The company aimed to create a world-class M&A team and achieve ambitious growth targets, while reducing its tax burden. But after a year, senior leaders remained unaligned on the specific objectives. Cultural differences among the company’s geographically dispersed finance units slowed things down, and cost-cutting orders from the top sowed further confusion. The effort stalled out.
- Prioritize: Working with Bain, the company extensively interviewed its executives to determine what the finance transformation’s “point of arrival” should look like. The company set strategic objectives, metrics, KPIs, targets and timelines; redefined workstreams; and redirected resources to achieve these goals.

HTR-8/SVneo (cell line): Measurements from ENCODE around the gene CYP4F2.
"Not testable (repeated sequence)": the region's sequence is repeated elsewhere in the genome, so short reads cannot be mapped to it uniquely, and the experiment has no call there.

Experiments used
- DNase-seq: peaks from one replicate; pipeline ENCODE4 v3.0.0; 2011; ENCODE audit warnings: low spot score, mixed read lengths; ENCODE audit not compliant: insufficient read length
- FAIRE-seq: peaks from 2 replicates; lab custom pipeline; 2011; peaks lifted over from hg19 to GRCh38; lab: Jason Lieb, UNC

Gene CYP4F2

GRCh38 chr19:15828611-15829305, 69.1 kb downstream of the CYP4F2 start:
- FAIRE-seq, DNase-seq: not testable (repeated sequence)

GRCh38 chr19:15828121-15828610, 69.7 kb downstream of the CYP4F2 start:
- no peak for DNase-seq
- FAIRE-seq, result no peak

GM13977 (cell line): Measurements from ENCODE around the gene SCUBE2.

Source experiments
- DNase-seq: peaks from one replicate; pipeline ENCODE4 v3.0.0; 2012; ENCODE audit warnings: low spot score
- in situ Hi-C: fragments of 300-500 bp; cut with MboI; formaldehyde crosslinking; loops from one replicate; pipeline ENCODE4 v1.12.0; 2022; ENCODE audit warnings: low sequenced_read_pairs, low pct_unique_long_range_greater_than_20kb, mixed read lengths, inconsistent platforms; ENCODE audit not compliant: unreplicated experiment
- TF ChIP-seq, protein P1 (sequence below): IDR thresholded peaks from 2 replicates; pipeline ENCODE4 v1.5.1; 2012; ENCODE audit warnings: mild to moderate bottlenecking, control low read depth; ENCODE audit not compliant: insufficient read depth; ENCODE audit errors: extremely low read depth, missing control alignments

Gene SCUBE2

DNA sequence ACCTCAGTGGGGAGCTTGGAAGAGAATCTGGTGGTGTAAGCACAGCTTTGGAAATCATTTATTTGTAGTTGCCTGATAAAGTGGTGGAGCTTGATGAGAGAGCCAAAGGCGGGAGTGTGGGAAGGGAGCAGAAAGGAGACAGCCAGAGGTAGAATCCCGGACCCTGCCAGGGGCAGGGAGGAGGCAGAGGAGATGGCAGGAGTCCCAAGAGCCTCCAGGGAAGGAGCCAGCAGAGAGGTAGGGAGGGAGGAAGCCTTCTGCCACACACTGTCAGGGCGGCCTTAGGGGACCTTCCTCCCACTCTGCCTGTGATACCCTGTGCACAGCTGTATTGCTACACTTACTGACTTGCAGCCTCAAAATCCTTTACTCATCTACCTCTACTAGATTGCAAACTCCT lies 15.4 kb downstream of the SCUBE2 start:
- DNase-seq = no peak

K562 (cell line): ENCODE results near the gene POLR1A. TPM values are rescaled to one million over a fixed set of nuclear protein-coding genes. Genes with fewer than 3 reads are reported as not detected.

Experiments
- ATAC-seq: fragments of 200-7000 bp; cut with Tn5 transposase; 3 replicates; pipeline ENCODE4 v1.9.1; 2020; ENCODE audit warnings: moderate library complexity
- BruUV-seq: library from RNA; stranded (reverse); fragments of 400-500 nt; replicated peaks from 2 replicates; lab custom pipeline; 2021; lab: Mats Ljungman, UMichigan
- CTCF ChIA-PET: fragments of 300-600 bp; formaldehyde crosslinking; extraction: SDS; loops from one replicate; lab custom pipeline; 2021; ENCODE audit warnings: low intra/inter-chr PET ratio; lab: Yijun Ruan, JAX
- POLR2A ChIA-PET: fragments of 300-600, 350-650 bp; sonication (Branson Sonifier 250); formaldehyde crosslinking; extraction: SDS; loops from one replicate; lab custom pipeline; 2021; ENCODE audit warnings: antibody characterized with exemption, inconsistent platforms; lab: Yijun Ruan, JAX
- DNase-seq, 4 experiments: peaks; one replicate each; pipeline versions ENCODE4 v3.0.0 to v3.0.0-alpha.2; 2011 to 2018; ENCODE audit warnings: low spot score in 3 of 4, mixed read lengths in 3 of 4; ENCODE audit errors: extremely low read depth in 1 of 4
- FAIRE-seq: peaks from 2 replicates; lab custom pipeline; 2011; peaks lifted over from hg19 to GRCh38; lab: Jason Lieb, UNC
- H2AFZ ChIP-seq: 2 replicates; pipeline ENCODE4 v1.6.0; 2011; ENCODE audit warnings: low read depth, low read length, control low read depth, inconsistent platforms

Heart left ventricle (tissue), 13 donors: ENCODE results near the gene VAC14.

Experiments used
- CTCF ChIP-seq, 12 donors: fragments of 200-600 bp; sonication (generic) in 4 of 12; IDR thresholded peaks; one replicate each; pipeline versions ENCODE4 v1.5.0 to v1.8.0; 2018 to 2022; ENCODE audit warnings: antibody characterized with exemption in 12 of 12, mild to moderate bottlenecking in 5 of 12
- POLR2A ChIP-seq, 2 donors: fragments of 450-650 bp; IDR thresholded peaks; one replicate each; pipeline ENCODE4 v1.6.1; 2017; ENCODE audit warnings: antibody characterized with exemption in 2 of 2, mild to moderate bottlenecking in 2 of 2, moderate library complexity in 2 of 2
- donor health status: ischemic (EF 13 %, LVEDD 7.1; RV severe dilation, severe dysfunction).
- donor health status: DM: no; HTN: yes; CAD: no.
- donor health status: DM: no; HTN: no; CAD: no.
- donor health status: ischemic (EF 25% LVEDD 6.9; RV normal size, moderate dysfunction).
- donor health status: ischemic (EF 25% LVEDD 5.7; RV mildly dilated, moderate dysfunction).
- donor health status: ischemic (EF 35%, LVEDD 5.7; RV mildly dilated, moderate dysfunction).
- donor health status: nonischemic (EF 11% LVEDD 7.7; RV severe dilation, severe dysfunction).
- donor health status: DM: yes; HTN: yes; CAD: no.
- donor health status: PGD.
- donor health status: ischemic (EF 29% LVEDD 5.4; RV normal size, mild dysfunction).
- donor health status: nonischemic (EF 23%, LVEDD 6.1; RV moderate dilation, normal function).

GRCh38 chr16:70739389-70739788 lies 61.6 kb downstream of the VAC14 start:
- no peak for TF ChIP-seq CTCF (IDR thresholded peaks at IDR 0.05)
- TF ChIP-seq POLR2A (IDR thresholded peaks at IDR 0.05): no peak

- Simplify: Bain and the company identified bottlenecks and pain points, and found that they didn’t need half of the existing transformation initiatives. They calculated the cost of each trouble area and developed improved workflows that yielded savings.
- Invest: Based on the company’s strategic objectives--grow its market share, elevate its business and strategic planning capabilities, develop high-value data analysis capabilities, and improve its tax management―Bain benchmarked the finance department’s spending activities against industry standards. That enabled the company to see where to invest and where to cut spending and focus on efficiency. One outcome: the company saw that it could spend less on internal auditing and channel more resources into its M&A capabilities.